Yes I know, the great thing about running is that you don't actually need any special equipment to do it. Only today I was seized with the desire to run home from work despite not having any kit with me so I headed down the Old Kent Road in my shirt and trousers. No doubt everyone thought I'd nicked something from PC World.
Still checking the odd gadget can't do any harm can it? My current favourite is Endomondo, a free phone app for tracking your speed, distance and more. Actually you can use it for more or less anything where you're moving, including walking, cycling , running or even climbing stairs. In my early Endomondo excitement I even worked out that you burn 26 kcal using the stairs instead of the lift at work - that's nearly a whole rich tea biscuit!
You start a 'workout' - which could be a training run or a race - and Endomondo tracks your time and your distance covered using GPS. One of the most useful features when you're running with headphones is that a voice tells you at each 1000m how long it took you and your time for the run overall. This really helps if you are looking to improve on your Personal Best as you can check how you are doing at each stage.
Once you've finished the run, you get a summary of distance, time, average speed and calories. It can also be linked to a heart rate monitor, but think you need the paying Premium version for that.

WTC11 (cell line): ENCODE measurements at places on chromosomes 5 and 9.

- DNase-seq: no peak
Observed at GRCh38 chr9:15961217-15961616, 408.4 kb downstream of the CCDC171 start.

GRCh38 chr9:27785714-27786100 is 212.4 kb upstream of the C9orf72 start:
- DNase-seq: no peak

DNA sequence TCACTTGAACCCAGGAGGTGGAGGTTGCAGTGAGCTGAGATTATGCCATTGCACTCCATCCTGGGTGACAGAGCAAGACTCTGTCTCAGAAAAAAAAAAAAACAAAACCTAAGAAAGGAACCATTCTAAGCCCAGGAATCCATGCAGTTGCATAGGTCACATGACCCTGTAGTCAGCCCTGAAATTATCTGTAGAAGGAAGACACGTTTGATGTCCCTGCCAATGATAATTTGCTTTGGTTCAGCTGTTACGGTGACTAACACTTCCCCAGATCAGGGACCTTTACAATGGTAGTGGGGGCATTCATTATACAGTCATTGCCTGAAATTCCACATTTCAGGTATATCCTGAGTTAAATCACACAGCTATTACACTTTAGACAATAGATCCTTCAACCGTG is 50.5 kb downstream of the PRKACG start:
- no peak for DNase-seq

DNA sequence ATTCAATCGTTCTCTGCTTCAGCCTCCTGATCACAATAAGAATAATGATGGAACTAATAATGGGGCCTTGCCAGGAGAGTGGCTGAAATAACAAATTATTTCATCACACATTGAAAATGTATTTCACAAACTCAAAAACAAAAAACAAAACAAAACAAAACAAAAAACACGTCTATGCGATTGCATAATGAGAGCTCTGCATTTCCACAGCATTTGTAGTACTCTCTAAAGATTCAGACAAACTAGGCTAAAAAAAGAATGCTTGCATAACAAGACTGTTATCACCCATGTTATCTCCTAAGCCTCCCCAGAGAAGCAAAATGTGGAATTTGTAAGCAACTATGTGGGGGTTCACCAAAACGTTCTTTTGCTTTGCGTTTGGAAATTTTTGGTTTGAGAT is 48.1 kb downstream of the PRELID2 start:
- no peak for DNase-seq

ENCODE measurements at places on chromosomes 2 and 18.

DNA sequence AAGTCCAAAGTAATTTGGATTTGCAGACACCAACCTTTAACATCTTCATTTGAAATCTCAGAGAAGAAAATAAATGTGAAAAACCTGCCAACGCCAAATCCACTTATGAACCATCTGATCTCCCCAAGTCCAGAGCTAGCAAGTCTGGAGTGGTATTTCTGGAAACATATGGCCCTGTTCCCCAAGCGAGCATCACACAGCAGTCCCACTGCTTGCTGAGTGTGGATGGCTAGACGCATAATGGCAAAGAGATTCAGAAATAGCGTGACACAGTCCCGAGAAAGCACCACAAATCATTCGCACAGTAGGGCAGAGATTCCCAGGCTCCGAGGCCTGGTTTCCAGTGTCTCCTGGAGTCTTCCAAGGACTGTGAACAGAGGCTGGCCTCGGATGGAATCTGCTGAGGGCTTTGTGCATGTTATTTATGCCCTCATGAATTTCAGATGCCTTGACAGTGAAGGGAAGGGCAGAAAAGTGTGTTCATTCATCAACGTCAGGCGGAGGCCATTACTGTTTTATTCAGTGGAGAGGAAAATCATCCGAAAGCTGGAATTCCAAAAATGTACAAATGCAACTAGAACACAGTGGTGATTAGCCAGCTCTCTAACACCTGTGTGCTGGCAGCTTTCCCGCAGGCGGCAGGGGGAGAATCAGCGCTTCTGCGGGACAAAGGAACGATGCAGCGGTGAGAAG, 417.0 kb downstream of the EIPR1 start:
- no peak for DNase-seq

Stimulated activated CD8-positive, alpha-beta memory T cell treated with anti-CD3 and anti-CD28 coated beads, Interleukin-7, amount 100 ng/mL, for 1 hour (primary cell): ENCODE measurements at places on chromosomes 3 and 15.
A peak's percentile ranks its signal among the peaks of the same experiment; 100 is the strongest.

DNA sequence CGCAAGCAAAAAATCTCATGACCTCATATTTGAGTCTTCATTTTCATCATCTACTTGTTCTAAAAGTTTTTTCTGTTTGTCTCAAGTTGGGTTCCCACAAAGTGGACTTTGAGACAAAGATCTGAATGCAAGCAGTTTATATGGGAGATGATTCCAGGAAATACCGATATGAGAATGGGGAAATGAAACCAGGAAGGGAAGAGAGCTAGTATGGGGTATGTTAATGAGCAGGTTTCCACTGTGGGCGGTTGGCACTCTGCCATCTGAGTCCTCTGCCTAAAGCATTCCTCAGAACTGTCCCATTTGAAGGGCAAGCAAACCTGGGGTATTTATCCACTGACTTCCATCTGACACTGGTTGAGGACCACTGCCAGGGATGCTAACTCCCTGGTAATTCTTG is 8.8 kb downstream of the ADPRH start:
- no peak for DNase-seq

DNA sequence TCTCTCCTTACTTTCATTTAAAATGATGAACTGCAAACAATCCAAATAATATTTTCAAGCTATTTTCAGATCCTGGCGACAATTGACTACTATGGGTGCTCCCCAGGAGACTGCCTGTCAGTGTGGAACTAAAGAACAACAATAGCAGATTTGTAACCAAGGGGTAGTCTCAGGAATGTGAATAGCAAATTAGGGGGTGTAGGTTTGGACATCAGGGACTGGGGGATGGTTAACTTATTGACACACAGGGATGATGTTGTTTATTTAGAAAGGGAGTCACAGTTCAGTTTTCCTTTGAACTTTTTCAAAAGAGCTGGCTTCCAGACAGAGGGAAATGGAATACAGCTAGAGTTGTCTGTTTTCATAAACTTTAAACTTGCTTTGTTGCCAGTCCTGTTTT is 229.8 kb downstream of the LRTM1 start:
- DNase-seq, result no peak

You also get a breakdown of your split times at the end of each 1000m. The only thing I have found problematic is that unless you've got the phone in your hand as you cross the finish line you are probably going to take a few seconds to press the stop button.
Endomondo generates a map of your route. Not just a pretty satellite view - in this case of Hilly Fields Parkrun - but showing the 1k, 2k, 3k etc. points. This is quite handy when you compare it with times. For instance at Hilly Fields the first kilometre is mainly downhill/flat so you would expect it to be faster than the next 1000m which features two uphill stretches.
|Inevitably the map on the phone is quite small, but you can log in to the website from laptop/PC|
and get a better image like this
There is also a whole community aspect to it which I haven't really explored yet, where people can choose to post details of their run. One aspect of that is that Endomondo uses GPS to give you maps and details of runs posted by others near to where you are at any moment.
The paying Premium version (£1.99 a month) has many other features which I may consider at some point, but I'm still finding my way through all the basics on the free version. The bottom line is that if you are going for a run and you want to know how far and fast you've gone, this is a great tool.
Further details at Endomondo. I am using an iphone, but looks like it will work with most smartphones